It's being accused of being "neo-Marxist."
And this complaint only endears it to me:
While Hardt & Negri clearly find extended allusions to Jewish mysticism – and later vampires, demons, and carnival – helpful to our understanding of globalisation, many of these vignettes seem more like testaments to the authors’ intellectual creativity (and literary training) than the building-blocks of an argument.
Multitude is a sprawling, often silly book, yet its central point comes out largely right.
Could it be that a more positive reviewer's spin: "perhaps the most important piece of global analysis since Tariq Ali’s Clash of Fundamentalisms" is also right?
"...the somewhat unlikely duo: Hardt, an American political scientist at Duke University, and Negri, a former Italian parliament member and political exile, trained political scientist and sometime inmate of Rome's Rebibbia prison." (link)/
"Multitude: War and Democracy in the Age of Empire"
by Michael Hardt and Antonio Negri."
I helped officiate a funeral a few days after 9/11 for a woman who died the morning of 9/11; starting my comments with "On Tuesday morning, when World War III broke out..."
Multitude re-imagines the proletariat as a heterogeneous web of workers, migrants, social movements, and non-governmental organisations – “potentially … all the diverse figures of social production”, “the living alternative that grows within Empire.” Where Empire focused on the problems of globalisation, Multitude proposes a solution to those problems – the creation of a truly pluralistic democracy for all mankind.
Multitude does not lend itself easily to summary, but the basic idea is as follows. The multitude is not “the people,” but rather many peoples acting in networked concert. Because of its plurality, its “innumerable internal differences”, the multitude contains the genus of true democracy. At the same time, the multitude’s ability to communicate and collaborate – often through the very capitalist networks that oppress it – allows it to produce a common body of knowledge and ideas (“the common”) that can serve as a platform for democratic resistance to Empire.
The multitude’s democratic potential thus springs from its heterogeneity and its penchant for dynamic exchange. Hardt & Negri believe these characteristics grow from the very nature of contemporary social life and economic production, which they see resting on two pillars. The first is a new model of labour, which Hardt & Negri describe as “biopolitical production.” This unhelpful label tries to capture the particular dynamic of the production of “ideas, images, affects and relationships” in the information economy. These are immaterial rather than material goods. They can spread quickly throughout the world, creating a “common” that touches on all aspects of social life.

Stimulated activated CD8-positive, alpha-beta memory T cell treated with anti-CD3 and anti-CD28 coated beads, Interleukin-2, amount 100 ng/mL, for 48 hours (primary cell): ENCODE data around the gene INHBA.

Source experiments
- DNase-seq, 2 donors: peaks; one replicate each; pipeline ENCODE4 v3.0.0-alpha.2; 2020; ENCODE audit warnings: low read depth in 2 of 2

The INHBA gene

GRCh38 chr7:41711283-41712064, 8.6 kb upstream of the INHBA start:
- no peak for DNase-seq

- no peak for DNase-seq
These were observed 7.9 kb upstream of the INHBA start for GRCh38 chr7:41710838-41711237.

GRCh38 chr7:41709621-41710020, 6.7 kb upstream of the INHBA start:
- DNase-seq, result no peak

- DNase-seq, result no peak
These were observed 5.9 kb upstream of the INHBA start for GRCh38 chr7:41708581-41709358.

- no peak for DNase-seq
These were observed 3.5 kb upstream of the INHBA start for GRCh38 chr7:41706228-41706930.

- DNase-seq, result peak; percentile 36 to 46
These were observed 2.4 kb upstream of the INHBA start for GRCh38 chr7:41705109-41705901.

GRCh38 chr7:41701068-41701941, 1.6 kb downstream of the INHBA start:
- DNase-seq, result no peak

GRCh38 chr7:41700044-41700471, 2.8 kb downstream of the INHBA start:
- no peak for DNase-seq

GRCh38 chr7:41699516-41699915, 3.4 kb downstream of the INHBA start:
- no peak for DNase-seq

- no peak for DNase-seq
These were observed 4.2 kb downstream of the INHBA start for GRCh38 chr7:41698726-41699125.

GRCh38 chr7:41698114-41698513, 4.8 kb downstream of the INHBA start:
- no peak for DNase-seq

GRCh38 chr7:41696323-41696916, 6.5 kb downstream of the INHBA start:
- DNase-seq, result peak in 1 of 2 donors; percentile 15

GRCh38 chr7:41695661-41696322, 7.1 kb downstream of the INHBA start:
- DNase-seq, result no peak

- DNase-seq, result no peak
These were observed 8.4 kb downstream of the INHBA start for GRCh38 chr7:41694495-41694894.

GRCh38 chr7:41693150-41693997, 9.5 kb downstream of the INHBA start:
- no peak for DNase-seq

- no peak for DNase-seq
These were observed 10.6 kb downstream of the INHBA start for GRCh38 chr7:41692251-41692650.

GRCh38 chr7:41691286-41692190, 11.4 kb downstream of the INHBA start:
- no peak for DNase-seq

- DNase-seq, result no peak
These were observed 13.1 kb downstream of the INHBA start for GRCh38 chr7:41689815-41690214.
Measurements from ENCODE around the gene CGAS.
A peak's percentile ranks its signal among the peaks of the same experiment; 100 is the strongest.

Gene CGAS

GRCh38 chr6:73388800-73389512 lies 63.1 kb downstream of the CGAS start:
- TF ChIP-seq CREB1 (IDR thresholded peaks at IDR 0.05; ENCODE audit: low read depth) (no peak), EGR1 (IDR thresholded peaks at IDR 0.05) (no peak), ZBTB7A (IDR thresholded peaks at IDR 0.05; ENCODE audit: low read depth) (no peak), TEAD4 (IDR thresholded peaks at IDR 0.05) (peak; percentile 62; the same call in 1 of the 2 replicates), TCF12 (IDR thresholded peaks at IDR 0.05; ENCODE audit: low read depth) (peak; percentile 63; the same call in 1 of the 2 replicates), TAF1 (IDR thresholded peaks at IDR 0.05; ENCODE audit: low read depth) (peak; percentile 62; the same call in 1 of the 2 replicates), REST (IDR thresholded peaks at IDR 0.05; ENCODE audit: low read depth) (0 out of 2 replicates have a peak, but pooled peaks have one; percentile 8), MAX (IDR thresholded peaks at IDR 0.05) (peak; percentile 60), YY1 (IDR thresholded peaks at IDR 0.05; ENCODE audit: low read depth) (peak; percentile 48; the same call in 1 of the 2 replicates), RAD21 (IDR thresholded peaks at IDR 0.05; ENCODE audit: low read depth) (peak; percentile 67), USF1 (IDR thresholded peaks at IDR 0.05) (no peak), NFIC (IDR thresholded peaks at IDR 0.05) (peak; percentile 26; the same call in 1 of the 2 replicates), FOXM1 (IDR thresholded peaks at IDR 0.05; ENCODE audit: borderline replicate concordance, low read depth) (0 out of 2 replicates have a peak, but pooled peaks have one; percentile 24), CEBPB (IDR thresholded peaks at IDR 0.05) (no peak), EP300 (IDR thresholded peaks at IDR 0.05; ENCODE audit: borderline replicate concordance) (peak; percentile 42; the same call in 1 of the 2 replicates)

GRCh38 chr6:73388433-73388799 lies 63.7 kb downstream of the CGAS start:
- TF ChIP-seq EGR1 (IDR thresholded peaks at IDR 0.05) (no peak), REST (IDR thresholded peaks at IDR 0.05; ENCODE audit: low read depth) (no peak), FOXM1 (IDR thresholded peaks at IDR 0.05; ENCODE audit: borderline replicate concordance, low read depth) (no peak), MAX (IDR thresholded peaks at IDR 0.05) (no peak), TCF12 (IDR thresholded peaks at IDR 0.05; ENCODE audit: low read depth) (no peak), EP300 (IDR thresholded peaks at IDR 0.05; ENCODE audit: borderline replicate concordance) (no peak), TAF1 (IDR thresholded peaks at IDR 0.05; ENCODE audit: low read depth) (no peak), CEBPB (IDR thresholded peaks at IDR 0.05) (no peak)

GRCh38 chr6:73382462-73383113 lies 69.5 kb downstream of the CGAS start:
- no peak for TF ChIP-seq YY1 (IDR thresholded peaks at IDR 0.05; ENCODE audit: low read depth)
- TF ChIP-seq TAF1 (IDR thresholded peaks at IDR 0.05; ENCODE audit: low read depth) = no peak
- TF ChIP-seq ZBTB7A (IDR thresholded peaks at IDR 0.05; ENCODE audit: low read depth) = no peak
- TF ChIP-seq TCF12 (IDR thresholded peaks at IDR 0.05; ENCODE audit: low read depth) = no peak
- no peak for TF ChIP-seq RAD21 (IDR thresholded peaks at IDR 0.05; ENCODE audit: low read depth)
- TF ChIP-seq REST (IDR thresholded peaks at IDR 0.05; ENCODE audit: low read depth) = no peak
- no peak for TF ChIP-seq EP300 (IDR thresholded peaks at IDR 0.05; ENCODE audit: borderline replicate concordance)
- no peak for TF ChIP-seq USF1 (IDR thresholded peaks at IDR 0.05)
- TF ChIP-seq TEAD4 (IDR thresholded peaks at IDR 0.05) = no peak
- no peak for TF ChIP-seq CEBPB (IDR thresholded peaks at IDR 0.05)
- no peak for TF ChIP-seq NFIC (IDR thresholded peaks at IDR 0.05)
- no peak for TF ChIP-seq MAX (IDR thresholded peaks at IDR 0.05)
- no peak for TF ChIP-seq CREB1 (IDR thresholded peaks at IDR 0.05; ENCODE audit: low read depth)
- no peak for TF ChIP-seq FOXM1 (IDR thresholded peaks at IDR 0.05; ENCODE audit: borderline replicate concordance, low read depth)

The second pillar is the mode of political organisation embraced by the multitude. In place of “centralised forms of revolutionary dictatorship and command,” the multitude organises resistance to globalisation through networks, which substitute “collaborative relationships” for hierarchical authority. At last, a true revolution from below; a movement that can marry the spontaneity of anarchy with the power of mass resistance. Woodstock meets the Internet.
The attacks..on September 11...did not change or fundamentally create this global situation, but perhaps they did force us to recognize its generality. There is no escaping the state of war within Empire; and there is no end to it in sight. The situation is obviously already mature. Just as the 'defenestration of Prague' on May 13, 1618, when two regents from the Holy Roman Empire were thrown from the window of the Harcaby castle, ignited the Thirty Yeasrs War, the attacks on Sepetmeber 11 ignited a new era of war. Back then the Catholics and Protestants massacred each other (but soon the sides became confused), and today Christians seem to be pitted against Msulims (although the sides are already confused). This air of a war of religion only masks the profound historical transfirmation, the opening of a new era. In the seventeent century, it was the passage in Europe from modernity, an today the new era is the global passage from modernity to postmodernity.(page 4)
And I'm only on page four, but have peeked at the excurus-midrash on the on the golem/Gollum midrash on page ten. One must at least ask:
Could it be that"The golem-world is not a passing phase but a 'new
Thank God for Dollar Tree.